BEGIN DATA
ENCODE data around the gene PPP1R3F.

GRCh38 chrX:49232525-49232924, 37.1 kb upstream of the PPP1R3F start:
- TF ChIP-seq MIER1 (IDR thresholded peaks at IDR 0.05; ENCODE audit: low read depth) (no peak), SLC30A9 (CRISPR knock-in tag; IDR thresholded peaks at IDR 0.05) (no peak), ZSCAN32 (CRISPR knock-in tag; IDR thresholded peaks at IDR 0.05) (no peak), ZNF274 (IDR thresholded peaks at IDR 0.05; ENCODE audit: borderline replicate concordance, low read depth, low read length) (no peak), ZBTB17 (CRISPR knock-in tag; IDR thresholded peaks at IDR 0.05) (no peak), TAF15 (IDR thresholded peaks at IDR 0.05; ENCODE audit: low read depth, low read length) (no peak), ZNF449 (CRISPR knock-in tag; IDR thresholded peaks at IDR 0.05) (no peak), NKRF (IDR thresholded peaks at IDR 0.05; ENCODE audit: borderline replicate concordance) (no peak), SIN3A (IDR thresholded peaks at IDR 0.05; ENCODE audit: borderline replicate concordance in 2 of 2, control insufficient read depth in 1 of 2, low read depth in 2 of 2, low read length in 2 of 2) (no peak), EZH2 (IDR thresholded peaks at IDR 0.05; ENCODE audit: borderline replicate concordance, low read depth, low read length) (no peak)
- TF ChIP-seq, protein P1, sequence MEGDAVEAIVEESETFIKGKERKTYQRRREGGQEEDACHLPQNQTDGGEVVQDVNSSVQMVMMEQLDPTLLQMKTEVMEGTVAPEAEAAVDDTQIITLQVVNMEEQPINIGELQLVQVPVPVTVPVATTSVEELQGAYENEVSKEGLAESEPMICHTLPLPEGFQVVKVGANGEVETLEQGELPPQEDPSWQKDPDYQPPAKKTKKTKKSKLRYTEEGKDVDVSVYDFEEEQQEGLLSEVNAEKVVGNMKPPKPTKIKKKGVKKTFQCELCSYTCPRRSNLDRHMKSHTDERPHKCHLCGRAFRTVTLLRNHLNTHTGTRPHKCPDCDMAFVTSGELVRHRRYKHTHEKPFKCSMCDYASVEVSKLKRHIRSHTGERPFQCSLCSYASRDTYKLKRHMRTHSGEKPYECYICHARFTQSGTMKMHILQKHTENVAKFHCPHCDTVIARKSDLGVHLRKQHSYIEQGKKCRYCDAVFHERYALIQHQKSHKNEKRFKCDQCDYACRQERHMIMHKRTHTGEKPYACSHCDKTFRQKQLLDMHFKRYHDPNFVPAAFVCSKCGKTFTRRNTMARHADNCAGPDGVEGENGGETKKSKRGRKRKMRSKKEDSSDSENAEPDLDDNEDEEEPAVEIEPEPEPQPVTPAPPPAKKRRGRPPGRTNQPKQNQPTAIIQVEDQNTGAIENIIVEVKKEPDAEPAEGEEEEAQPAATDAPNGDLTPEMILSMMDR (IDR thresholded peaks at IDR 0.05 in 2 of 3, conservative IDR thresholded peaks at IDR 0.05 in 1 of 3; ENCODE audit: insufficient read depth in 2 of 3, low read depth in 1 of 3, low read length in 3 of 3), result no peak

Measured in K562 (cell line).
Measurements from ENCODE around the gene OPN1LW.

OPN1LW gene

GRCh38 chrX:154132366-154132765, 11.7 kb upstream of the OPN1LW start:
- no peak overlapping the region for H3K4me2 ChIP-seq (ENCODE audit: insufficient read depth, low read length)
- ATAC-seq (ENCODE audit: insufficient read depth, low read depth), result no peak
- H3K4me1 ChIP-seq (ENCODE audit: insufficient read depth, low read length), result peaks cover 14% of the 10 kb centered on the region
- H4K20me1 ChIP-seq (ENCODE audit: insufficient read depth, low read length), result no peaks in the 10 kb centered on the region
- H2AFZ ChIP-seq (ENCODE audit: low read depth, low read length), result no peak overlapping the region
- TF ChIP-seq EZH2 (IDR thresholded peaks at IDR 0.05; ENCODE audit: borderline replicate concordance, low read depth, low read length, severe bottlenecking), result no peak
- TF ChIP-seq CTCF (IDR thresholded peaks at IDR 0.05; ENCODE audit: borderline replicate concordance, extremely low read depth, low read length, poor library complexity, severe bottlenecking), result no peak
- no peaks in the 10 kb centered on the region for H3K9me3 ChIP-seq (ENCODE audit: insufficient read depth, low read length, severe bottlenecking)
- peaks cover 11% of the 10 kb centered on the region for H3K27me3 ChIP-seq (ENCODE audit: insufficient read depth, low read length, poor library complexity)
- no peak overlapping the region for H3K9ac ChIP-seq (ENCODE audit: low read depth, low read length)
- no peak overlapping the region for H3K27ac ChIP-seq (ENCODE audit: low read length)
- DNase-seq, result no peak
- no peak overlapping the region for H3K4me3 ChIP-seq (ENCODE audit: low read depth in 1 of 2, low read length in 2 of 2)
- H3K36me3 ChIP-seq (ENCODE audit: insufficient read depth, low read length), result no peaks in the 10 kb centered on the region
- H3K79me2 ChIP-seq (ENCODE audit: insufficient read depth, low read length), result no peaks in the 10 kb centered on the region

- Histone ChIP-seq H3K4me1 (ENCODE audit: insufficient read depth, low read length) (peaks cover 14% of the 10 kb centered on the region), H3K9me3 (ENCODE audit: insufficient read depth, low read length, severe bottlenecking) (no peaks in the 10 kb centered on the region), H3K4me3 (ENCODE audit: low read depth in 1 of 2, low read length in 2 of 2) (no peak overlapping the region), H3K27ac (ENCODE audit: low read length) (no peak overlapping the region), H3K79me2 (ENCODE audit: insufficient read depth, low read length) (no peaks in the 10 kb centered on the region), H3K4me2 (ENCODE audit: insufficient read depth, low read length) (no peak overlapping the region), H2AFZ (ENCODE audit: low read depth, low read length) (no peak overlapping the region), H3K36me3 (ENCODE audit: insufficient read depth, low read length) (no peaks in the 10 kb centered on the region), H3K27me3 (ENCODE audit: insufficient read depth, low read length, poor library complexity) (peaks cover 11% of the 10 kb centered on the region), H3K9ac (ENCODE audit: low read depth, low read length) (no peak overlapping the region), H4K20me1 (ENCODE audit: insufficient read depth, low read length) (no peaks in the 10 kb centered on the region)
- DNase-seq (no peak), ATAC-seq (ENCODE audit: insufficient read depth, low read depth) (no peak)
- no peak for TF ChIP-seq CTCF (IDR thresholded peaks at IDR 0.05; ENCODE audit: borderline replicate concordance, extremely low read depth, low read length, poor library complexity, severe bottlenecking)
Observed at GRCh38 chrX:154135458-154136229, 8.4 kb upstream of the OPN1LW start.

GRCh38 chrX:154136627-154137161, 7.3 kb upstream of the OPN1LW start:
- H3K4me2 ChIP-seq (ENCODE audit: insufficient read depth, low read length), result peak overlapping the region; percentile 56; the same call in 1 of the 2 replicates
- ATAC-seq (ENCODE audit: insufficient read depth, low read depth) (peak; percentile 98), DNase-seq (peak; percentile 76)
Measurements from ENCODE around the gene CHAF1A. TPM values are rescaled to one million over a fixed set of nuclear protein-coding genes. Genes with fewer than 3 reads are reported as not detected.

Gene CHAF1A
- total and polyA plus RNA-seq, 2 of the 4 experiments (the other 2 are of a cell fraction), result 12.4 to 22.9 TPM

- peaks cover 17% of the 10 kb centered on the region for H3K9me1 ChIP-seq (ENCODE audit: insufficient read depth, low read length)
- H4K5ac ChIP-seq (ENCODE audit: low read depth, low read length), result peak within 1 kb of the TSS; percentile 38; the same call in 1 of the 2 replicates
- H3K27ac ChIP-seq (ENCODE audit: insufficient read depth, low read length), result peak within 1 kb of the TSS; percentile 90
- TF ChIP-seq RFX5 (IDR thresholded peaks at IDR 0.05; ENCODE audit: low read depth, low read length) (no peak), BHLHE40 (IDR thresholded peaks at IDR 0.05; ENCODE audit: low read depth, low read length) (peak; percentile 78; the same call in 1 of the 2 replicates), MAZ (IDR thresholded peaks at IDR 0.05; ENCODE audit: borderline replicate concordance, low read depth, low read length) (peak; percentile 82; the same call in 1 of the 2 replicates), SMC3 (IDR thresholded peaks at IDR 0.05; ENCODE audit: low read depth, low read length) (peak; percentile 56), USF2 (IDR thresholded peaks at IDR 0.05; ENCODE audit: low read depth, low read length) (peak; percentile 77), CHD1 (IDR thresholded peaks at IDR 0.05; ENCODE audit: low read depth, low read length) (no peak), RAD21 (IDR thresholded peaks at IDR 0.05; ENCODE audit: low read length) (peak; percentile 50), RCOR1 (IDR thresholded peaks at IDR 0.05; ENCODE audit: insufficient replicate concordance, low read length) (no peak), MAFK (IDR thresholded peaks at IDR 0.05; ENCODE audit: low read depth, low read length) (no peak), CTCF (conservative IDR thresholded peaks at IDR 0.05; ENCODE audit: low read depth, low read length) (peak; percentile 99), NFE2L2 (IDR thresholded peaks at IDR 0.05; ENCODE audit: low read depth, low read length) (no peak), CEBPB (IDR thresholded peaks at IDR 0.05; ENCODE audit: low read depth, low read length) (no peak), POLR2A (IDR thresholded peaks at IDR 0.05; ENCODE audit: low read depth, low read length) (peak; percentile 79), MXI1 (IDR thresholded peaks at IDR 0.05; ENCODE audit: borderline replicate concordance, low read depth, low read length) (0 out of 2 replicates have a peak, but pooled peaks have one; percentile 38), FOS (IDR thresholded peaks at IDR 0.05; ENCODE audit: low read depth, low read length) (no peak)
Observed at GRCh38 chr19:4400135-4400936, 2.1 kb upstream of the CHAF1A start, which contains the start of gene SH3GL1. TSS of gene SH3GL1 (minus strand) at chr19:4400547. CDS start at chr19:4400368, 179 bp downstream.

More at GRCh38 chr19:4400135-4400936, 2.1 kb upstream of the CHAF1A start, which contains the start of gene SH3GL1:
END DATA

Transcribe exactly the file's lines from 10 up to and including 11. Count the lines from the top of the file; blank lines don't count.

- ATAC-seq (ENCODE audit: insufficient read depth, low read depth), result no peak
- H3K4me1 ChIP-seq (ENCODE audit: insufficient read depth, low read length), result peaks cover 14% of the 10 kb centered on the region